We are pleased to report that this Media Release appeared on the Hunts Post website
on 22 June and in the paper on 23 June 2020
.

 

Media Release 7 MAY 2020

BRINGING BACK THE TREES TO THE GREAT OUSE VALLEY

Landscape project links local groups to restore Huntingdon, Godmanchester and Hemingford Abbots Commons in our beautiful river valley

 

We are delighted to announce the start of a major new initiative that results from a partnership of stakeholders in the landscape of the Great Ouse Valley. It is a visionary proposal that will restore the commons between Huntingdon, Godmanchester and Hemingford Abbots to their former glory. It brings together the Great Ouse Valley Trust (GOVT), the Freemen of Godmanchester, who have leased the land for sheep and cattle grazing for centuries, Huntingdonshire District Council and the Godmanchester Pollarding Society.

The background

At the beginning of the 20th century the banks of the Great River Ouse, Cooke’s Stream and the other water courses across the flood plain would have been lined with willows, black poplars and mature hedgerows. With the advent of the First World War the normal regular pollarding of the willows largely ceased as a result of the depleted manpower available. Even after the war was over much of the traditional rural industries died with it. Ancient willows fell into decay and many were removed. There was very little planting of new trees. Similarly old hedgerows were largely replaced with fencing.  

In the 1980s the Godmanchester Freemen started a project to plant new oak trees. These were needed to provide the timber for the substantial protection required for replacement young trees from the impact of grazing cattle. The oaks have matured and now form an important feature of Eastside Common adjacent to the bridleway that connects Cow Lane in Godmanchester with Common Lane in Hemingford Abbots. They also provide shelter from sun for cattle on hot summer days.

In the 1990s Huntingdonshire District Council commenced a project to restore the decaying ancient willows and plant new ones, but this was eventually abandoned due to funding issues.

What are the objectives?

The new landscape enhancement project will further improve the beautiful Ouse Valley meadows. The main aims are to restore many of the ancient willows, plant many new willows on the banks of the water courses, plant new black poplars and reinstate lost hedgerows.

This year GOVT has experimented by planting two willow pollards along the bank of Cooks Stream on Westside Common. The pollards have come from the white willows which were planted a few years ago as a project between Godmanchester Town Council, the Pollarding Association and Godmanchester Community Association.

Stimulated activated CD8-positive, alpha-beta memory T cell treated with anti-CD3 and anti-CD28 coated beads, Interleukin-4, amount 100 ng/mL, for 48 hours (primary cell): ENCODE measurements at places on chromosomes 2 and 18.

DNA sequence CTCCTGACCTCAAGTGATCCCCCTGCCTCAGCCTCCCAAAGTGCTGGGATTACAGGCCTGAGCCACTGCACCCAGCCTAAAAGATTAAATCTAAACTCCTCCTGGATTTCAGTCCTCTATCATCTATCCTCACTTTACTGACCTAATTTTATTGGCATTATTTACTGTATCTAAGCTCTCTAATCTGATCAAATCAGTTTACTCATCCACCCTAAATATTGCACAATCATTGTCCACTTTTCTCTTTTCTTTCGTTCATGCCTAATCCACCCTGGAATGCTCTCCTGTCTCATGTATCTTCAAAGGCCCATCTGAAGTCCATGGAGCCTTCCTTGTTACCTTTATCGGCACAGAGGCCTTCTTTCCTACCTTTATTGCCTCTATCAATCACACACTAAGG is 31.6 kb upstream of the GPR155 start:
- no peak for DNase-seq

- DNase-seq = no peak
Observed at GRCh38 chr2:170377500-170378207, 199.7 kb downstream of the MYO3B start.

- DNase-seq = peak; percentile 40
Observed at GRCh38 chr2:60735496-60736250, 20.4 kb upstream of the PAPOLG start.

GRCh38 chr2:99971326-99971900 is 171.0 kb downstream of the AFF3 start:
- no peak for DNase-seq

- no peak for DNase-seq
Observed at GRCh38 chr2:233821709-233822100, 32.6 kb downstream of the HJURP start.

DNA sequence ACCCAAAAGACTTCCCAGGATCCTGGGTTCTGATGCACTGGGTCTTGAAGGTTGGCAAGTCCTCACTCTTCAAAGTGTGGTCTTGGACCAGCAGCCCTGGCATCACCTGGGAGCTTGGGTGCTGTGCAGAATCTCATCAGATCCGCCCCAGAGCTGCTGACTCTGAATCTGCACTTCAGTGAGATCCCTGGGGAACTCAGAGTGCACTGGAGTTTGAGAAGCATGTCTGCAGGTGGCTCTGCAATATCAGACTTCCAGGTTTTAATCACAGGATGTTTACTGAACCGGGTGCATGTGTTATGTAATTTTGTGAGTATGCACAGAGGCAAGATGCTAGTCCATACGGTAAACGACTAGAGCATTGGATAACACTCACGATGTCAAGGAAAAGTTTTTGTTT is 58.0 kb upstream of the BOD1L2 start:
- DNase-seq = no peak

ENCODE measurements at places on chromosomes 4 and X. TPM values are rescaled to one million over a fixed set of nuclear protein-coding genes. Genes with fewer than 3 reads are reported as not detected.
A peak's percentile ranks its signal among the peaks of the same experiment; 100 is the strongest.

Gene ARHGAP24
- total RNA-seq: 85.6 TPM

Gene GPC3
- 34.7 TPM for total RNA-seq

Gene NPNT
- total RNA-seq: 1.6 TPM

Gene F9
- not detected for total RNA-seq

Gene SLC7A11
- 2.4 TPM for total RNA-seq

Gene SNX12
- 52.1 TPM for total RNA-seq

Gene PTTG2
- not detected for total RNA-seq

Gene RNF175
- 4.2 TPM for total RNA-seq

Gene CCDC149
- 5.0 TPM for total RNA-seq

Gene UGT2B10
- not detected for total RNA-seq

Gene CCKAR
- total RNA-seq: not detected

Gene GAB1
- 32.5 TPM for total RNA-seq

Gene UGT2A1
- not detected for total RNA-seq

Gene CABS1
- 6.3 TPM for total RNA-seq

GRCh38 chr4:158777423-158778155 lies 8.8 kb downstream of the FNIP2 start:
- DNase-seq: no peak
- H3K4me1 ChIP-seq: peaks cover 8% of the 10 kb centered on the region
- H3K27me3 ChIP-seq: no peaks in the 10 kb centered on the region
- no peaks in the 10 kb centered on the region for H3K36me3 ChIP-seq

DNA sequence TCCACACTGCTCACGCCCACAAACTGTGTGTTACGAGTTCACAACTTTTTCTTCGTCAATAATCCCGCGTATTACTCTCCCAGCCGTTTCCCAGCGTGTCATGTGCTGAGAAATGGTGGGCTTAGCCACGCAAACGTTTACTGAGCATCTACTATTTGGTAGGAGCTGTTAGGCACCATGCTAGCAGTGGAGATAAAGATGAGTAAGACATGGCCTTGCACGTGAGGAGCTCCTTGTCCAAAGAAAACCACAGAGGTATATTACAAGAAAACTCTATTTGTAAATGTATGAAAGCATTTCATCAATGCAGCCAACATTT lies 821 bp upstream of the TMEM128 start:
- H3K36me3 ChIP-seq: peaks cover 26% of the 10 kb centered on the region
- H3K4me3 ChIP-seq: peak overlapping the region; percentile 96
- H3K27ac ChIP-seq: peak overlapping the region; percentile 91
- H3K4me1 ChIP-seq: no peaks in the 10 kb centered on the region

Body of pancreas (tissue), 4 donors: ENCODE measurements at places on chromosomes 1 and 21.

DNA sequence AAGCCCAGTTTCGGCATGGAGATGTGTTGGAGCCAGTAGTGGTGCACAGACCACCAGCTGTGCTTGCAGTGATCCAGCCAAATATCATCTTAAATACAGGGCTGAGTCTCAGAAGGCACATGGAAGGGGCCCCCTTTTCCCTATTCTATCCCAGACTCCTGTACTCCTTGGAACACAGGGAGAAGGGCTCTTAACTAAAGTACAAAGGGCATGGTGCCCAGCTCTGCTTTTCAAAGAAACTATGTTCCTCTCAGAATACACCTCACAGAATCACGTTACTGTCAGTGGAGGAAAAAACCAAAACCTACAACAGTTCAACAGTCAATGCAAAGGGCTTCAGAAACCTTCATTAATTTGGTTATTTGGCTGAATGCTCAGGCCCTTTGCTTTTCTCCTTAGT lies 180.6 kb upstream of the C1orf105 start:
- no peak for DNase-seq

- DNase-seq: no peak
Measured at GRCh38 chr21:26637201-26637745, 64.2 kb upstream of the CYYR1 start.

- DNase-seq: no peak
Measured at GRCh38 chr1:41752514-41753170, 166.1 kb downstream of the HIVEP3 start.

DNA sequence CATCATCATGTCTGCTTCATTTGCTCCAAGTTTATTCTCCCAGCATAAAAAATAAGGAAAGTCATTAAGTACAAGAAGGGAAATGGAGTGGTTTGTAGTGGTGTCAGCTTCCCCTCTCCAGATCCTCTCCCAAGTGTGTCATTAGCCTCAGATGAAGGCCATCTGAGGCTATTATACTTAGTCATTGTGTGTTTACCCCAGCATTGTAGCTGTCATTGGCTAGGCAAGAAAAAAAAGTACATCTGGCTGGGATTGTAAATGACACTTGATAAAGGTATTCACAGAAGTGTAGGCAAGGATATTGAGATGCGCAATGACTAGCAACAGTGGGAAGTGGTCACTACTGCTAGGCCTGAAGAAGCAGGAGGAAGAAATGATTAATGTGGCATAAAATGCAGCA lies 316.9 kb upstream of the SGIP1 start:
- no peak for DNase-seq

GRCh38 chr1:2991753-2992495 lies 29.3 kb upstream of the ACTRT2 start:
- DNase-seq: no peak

With lessons learnt from these trial plantings it is hoped that the full landscape project can begin next winter. Consultations are now ongoing with all the stakeholders and GOVT will also be engaging with the Environment Agency and the Wildlife Trust.

The Great Ouse Valley meadows and commons are a wonderful and treasured landscape - to be valued even more during this difficult period. The Great Ouse Valley Trust aims to promote, protect and enhance this special place for future generations. With Huntingdonshire District Council and the Freeman of Godmanchester we hope this project will bring even more attention to the special benefits of the Great Ouse Valley.

To learn more about the Great Ouse Valley Trust visit www.greatousevalleytrust.org.uk

Editors

Please contact Graham Campbell, Chair of the Great Ouse Valley Trust, for more information or for interview at This email address is being protected from spambots. You need JavaScript enabled to view it. or on 01480 394933 or 07952 754763. The photograph is copyright © GOVT

 

The Great Ouse Valley Trust (GOVT) is a charity (registration number 1179977) formed in October 2018 with the charitable objective:

“To promote for public benefit the conservation, restoration, and enjoyment of the landscape, wildlife and heritage of the Great Ouse Valley and environs in the county of Cambridgeshire.”

Members include local councils, the local Wildlife Trust, individuals and environmental groups.

The Trust’s Vision recognises the Great Ouse Valley is a fantastic place to live and visit, with off the beaten track areas to explore by foot, cycle or horse.  The area is nationally recognised and valued for its wildlife, leisure, natural and heritage attractions which contribute to the county’s natural green spaces. This is achieved by GOVT being the catalyst which brings national organisations, local communities and individual people together for the common good.

GOVT’s mission covers:

  • Enhancement of landscape – increased biodiversity
  • Promotion - sense of place, tourism and local economy, health benefits
  • Protection – active conservation and campaigning
  • Access for all – residents and visitors, disabled
  • Partnerships and alliances: groups working together
  • Increased engagement – education, volunteering